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Debate within Liberal Party about refugees continues

Updated onsdag 4 februari 2015 kl 17.48
Published onsdag 4 februari 2015 kl 10.21
"Today I am ashamed of my party"
(3:04 min)
Pierre Månsson and Torkild Strandberg, two of Liberal Party members who wrote debate article in Dagens Nyheter. Photo: Sveriges Radio
Pierre Månsson and Torkild Strandberg, two of Liberal Party members who wrote debate article in Dagens Nyheter. Photo: Sveriges Radio

In an opinion piece in today's Dagens Nyheter newspaper, four politicians from the opposition Liberal Party say they want to allow each municipality throughout Sweden to set their own ceiling for how many refugees they can take in. But the party is split about this issue and there have been strong reactions and debate within the party.

The three local Liberal Party members, as well as one from the national steering committee, also wrote that all political parties in Parliament should come to an agreement about how many refugees municipalities throughout the country can take in.

However, also on Wednesday, two other Liberal Party members wrote another debate article in newspaper Svenska Dagbladet, proposing the setting up of an independent expert committee to examine exactly how many refugees Sweden can integrate.

These proposals come following official party suggestions last week that Sweden should use more temporary residence permits and find other ways to encourage newly-arrived refugees to get into work sooner.

One of the authors of the opinion piece in Dagens Nyheter this morning, Torkild Strandberg from Landskrona in southern Sweden, spoke to Swedish Radio News about their proposals for refugees coming into Sweden.

"We can't maintain the current levels. We want to turn things around. Instead of the state deciding how many should come to Sweden and with the municipalities then having to deal with the realities of integration, he wants the municipalities to have a say in how many each municipality can accept so they can be received in a humanitarian and good way," Strandberg said.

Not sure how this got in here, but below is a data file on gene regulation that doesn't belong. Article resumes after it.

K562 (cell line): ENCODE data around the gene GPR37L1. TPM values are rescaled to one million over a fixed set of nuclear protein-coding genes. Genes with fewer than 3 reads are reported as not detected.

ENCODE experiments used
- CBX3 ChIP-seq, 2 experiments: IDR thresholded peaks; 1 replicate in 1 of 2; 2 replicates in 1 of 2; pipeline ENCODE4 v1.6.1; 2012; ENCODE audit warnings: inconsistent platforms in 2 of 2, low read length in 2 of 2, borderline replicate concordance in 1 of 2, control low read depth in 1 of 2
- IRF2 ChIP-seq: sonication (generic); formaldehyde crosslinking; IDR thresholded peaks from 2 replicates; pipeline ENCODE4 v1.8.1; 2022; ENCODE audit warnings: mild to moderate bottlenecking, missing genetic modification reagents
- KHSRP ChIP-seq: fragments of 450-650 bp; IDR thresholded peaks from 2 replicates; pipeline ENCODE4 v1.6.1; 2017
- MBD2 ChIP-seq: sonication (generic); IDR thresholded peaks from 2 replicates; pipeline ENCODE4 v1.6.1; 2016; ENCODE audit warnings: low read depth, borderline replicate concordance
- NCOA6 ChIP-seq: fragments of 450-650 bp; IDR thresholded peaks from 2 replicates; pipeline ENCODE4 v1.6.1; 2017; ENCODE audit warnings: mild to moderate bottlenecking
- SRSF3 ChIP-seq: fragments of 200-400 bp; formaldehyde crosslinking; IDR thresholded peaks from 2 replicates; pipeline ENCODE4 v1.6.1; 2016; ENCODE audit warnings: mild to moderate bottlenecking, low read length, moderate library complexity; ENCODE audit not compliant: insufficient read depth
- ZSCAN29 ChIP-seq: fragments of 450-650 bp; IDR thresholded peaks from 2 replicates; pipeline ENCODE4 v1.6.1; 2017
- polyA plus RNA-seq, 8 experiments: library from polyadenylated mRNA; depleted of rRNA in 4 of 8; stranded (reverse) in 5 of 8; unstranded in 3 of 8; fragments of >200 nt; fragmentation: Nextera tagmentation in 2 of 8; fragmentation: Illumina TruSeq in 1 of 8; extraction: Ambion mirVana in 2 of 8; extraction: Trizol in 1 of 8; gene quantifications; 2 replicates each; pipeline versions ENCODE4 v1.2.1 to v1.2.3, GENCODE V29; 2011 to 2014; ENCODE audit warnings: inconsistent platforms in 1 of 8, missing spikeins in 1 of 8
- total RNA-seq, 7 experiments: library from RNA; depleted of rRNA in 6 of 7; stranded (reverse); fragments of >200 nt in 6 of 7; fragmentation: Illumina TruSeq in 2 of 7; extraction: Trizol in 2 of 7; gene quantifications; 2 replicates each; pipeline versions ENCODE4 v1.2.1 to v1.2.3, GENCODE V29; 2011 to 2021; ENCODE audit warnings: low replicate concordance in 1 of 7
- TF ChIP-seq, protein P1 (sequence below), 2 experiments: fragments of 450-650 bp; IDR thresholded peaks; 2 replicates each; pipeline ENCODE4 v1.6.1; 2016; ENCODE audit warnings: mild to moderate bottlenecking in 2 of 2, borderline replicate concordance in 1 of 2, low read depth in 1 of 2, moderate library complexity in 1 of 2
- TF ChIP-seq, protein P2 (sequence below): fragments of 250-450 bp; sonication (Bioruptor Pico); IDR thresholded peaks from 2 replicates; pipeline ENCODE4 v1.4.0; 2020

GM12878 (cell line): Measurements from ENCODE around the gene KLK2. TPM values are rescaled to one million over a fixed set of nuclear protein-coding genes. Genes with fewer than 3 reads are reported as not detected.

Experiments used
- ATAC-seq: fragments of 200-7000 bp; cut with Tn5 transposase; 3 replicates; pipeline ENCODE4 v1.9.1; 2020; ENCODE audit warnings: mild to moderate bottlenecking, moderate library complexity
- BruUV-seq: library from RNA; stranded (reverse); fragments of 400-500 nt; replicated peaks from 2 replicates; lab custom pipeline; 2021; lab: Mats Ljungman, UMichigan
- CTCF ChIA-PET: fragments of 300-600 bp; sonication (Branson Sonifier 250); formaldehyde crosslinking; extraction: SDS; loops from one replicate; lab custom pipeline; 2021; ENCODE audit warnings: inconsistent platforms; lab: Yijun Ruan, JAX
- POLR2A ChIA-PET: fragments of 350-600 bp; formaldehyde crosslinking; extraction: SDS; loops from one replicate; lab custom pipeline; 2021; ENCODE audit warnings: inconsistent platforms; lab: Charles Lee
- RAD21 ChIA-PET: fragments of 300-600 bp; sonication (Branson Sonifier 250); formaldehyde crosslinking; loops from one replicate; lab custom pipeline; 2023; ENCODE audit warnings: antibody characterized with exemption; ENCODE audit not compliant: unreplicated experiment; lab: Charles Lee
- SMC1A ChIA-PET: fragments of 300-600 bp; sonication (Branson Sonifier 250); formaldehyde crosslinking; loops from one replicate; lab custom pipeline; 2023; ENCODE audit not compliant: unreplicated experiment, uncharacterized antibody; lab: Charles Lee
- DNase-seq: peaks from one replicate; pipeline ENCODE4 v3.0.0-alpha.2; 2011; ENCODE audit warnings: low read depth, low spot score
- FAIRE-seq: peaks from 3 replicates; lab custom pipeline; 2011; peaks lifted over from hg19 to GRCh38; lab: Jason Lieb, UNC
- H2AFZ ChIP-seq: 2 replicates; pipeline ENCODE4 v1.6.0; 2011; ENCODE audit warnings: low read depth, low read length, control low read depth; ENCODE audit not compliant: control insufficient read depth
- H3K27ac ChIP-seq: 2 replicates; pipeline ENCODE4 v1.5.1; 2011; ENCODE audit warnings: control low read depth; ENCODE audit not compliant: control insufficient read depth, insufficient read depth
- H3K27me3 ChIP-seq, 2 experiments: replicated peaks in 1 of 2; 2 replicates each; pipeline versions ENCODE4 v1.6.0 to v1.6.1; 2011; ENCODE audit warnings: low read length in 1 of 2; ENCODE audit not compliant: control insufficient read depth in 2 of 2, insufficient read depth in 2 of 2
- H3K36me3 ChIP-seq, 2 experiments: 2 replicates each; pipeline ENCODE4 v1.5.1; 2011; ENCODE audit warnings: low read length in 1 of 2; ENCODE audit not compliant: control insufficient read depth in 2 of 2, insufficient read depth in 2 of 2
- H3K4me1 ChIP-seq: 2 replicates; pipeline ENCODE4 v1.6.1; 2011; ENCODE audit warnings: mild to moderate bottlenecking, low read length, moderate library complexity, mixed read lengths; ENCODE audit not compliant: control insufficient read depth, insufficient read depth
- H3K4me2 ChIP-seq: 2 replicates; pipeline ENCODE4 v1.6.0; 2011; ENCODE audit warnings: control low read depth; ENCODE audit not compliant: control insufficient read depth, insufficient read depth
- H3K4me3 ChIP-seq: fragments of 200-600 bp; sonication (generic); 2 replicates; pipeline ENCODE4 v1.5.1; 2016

Yesterday, the Migration Board estimated that there will be 90,000 refugees coming to Sweden this year, but the four Liberals who wrote the debate article didn't say how many fewer refugees should be allowed into the country, or have any specific policy suggestions. But the article has provoked some very strong reactions within the party, even though they aren't party policy.

Linda Nordlund, head of the youth wing of the party wrote on Twitter this morning: "Today I am ashamed of my party".

"Today we see the world burning, people fleeing from genocide in the war in Syria. To say, in this situation, that we should close our borders because municipalities are not fully prepared, I think that it is very distressing that it is liberals who should present this suggestion," Nordlund told Swedish Radio News.

And she is not alone in being upset. The party's MEP Cecilia Wikström told the news agency TT: "It is terrible what is happening to my little party," she said.

She finds the whole debate about putting a cap on how many people Sweden should accept is like putting a cap on how human we are going to be. "None of the ones who are out now (saying this) answer the question of where people should go. It makes me incredibly upset. They talk about their limited experience from one council in the welfare of Sweden. I have seen things that these councillors have not been even close to," she said.

The issue is very topical within the Liberal Party right now. At the party's national congress this coming autumn, the Liberals will unite around a new integration policy. Recently, a party committee, with support from party leader Jan Björklund, proposed a Swedish language test be required for citizenship, tougher requirements for immigration of family members and that having a job should be a requirement to receive a permanent residence permit.

But Björklund does not support a limit to the number of incoming refugees. Instead, he says that the right to asylum must be upheld.

"If it's going to work, we must radically reshape Swedish integration policy, so that when people come to Sweden they get a job faster and can support themselves, instead of needing to live off of government assistance and in isolation," Björklund told Swedish Radio News.

Björklund thinks that an open debate within the party is positive and that people must be able to express what they think.

But not all Liberals agree with him. In an article in tabloid Aftonbladet today, Hanna Håkanson, head of the student organization of the Liberal Party, called for Björklund's resignation.

Our journalism is based on credibility and impartiality. Swedish Radio is independent and not affiliated to any political, religious, financial, public or private interests.
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